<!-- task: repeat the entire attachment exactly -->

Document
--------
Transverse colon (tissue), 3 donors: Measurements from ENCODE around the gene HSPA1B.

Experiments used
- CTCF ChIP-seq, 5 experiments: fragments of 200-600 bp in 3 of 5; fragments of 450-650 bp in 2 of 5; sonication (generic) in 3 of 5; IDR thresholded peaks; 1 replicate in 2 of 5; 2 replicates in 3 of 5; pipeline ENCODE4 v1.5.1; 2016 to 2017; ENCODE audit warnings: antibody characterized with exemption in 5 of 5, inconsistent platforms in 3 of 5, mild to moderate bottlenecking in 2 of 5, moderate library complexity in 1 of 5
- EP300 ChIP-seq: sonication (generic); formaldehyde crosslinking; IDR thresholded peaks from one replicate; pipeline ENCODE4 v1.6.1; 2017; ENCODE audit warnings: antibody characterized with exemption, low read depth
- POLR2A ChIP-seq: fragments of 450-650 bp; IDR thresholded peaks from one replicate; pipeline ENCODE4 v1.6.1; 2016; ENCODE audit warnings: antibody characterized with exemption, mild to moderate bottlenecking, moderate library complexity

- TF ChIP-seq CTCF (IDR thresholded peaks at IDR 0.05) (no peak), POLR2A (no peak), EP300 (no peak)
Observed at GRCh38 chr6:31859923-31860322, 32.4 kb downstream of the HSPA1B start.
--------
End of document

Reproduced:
Transverse colon (tissue), 3 donors: Measurements from ENCODE around the gene HSPA1B.

Experiments used
- CTCF ChIP-seq, 5 experiments: fragments of 200-600 bp in 3 of 5; fragments of 450-650 bp in 2 of 5; sonication (generic) in 3 of 5; IDR thresholded peaks; 1 replicate in 2 of 5; 2 replicates in 3 of 5; pipeline ENCODE4 v1.5.1; 2016 to 2017; ENCODE audit warnings: antibody characterized with exemption in 5 of 5, inconsistent platforms in 3 of 5, mild to moderate bottlenecking in 2 of 5, moderate library complexity in 1 of 5
- EP300 ChIP-seq: sonication (generic); formaldehyde crosslinking; IDR thresholded peaks from one replicate; pipeline ENCODE4 v1.6.1; 2017; ENCODE audit warnings: antibody characterized with exemption, low read depth
- POLR2A ChIP-seq: fragments of 450-650 bp; IDR thresholded peaks from one replicate; pipeline ENCODE4 v1.6.1; 2016; ENCODE audit warnings: antibody characterized with exemption, mild to moderate bottlenecking, moderate library complexity

- TF ChIP-seq CTCF (IDR thresholded peaks at IDR 0.05) (no peak), POLR2A (no peak), EP300 (no peak)
Observed at GRCh38 chr6:31859923-31860322, 32.4 kb downstream of the HSPA1B start.